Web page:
and, in my search for tertiary colours on the basis of 1+2=3, much to my disgust, I mixed
some really awful colours!
Where did I go wrong ? ..(set aside impatience, curiosity and excitement about making
paintings.) This is such a buzz! R
REPLY
Will Kemp September 30, 2012
Hi Robin,
Great to have you onboard, to answer your questions about the perils of colour mixing!
Two primary colours make a secondary colour red and yellow make orange
..like 1+1=2?
Correct, two primary colours make a secondary colour.
A primary colour and a secondary colour generate a tertiary colour? (1+2=3)?
Correct, a tertiary colour is a mix of a primary colour and a secondary colour.
If, for example, primary red and secondary purple mixed together make a
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tertiary colour what is the name of that colour? ( and the others?)
In this example it would be: red-purple (red is the primary colour, purple is the secondary
colour made from red + blue) The colours would be named by using a hyphenated name
that indicate the source of the colour, yello-green, yellow-orange, blue-purple etc
Where did I go wrong ?
Usually due to the hidden colour bias of a pigment.
Have a look at these videos to see how using the wrong red or blue can make a vivid
bright purple or a muted purple.
Hope this helps,
Thanks,
Will
REPLY
Esther F October 18, 2012
Yes! My art teacher can be confusing but after watching the clip i understand! I even
sent a link to my classmates to help with their homework!! Very helpful! ^-^
REPLY
Will Kemp October 18, 2012
Good one Esther! Glad youve found it useful.
Cheers,
Will
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REPLY
Sara Halter December 13, 2012
Hi Will,
Great blog! The way you explained things made it a lot easier to understand. In my art class,
the assignment was to do a painting, and now I am stuck! How do I mix colors to make skin
color? Which colors do I mix?
REPLY
Will Kemp December 13, 2012
Hi Sara,
If you have a look at How to choose a basic palette for portraitsi there is a video
lesson at the bittom of the article showing you how to mix and match your own skin
colour.
Cheers,
Will
REPLY
kevin January 25, 2013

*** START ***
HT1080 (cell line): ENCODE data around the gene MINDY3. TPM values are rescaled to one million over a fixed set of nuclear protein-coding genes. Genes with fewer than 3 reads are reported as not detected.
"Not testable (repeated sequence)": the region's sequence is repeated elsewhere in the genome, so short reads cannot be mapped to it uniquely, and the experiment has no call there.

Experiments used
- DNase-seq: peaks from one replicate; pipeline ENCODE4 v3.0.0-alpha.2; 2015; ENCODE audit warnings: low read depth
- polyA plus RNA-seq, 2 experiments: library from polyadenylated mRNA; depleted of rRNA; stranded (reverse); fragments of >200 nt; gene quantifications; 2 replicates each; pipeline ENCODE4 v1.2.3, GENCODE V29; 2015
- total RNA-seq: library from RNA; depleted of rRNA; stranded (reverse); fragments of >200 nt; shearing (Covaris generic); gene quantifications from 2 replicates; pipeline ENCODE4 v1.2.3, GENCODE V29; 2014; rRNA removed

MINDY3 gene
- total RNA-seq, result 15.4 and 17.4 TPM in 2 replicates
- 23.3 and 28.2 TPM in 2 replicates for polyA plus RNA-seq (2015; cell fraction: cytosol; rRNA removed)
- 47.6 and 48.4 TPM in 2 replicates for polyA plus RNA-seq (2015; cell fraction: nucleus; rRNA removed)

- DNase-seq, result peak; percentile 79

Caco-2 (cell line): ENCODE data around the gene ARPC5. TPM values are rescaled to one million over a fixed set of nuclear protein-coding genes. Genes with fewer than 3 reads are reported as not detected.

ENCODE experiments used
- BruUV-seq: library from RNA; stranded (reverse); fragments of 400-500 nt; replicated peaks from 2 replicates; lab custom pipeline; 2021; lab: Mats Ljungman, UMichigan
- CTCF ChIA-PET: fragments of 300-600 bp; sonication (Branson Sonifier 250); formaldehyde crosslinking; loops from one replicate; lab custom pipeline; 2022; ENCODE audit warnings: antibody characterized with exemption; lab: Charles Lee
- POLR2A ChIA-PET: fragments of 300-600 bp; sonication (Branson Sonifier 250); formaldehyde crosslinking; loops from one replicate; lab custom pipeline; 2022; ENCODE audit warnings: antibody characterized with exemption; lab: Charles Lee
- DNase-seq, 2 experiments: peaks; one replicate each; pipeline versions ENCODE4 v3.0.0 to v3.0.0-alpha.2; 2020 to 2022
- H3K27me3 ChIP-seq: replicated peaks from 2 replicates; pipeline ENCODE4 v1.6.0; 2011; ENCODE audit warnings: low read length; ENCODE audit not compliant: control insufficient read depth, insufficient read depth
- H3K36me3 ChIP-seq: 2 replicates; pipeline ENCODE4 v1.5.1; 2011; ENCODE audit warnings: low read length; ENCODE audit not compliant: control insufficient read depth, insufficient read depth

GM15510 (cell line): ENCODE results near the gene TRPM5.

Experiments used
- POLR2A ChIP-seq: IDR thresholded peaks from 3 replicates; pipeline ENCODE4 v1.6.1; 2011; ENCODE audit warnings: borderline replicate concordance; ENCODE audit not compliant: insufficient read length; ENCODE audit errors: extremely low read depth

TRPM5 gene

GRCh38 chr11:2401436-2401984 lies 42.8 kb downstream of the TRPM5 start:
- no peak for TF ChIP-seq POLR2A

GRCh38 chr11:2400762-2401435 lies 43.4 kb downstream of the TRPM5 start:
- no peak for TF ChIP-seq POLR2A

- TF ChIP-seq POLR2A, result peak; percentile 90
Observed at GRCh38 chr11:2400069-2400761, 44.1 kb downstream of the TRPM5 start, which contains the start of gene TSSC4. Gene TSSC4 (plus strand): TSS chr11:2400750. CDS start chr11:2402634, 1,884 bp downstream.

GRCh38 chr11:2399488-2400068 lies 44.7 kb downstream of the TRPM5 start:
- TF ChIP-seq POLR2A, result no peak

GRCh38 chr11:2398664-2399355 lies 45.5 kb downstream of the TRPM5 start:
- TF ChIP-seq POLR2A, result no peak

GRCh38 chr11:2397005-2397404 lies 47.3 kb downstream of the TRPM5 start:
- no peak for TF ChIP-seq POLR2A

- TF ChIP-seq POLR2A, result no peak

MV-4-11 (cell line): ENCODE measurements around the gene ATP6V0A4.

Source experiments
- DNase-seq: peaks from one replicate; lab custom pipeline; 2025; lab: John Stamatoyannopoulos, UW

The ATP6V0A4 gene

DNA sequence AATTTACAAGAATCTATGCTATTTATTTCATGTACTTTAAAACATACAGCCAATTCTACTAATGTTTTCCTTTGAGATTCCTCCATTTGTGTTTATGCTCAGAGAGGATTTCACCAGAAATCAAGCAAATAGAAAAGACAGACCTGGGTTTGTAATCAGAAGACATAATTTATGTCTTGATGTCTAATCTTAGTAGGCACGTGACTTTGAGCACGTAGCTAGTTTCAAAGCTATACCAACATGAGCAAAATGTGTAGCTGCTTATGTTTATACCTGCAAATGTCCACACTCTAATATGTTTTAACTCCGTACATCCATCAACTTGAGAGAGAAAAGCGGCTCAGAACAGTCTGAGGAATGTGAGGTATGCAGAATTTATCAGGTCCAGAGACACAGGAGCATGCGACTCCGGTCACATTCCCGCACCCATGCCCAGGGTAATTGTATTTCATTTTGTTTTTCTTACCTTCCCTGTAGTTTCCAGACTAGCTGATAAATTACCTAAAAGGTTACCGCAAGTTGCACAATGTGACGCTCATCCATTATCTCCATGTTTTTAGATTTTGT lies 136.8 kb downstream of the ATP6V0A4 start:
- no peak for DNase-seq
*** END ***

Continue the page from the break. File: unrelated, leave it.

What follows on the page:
Thanks for this article.
Im a 22 yr old boy from Durban(KZN, South Africa) and draw portraits but i can only draw in
pencil and I have mastered my medium after drawing for years now since I was 8 and without
any art lessons but now I feel that I also want to do coloured paintings but ive been finding it
hard to mix colours, but from reading this article i now have the basics of mixing colours. So
as ive learned over the years of drawing in pencil, practice makes perfect so with this start
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on paintings Ill have to apply the same principle.
Thank you so much and God bless.
REPLY
Will Kemp January 25, 2013
Youre welcome Kevin, mixing colours is a step-by-step approach, but with your
drawing skills youll be able to pick up painting very quickly.
Cheers,
Will
REPLY
Suzie May 8, 2013
Hi Will, Thank you so much about the colour wheel, whenever I see one my eyes just
glaze over it and nothing else, I also quite often end up with a lot of muddy colours on my
pallet and waste so much paint. After reading what you wrote about the colour wheel, I gave
it a go and I am converted. Thank you for your free tips, by the way, you have another talent
other than being artistic, you possess and display an exceptional talent in conveying ideas
and concepts effectively.
Thanks again
Suzie
REPLY
Will Kemp May 10, 2013
Hi Suzie, thanks very much for your kind comments. Really pleased you gave it a
go with the colour wheel. Just taking the colour mixing a step at a time can really make a
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big difference in your success rate!
Thanks again,
Will
REPLY
Zachary June 3, 2013
Hello Will, you have written a really wonderful and approachable article on color
mixing, that being said, if you are able to receive my comment I would like to ask you how you
go about mixing a purple out of napthol crimson and ultramarine blue? I most often arrive at
a result which is more similar to a dark maroon mud than anything which actually resembles
brilliant purple. If you were able to answer this question I can imagine myself as well as other
internet users may find it helpful.
Thank you for your time,
Zach
REPLY
Will Kemp June 4, 2013
Hi Zach, pleased youve found the article helpful.
You might be interested in these two videos:
How to mix bright pink paint & a bright purple
Cheers,
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Will
REPLY
Jordan June 30, 2013
Hey Will,
Just a question Ive been curious about during the time reading your articles.
It has to do with toning down.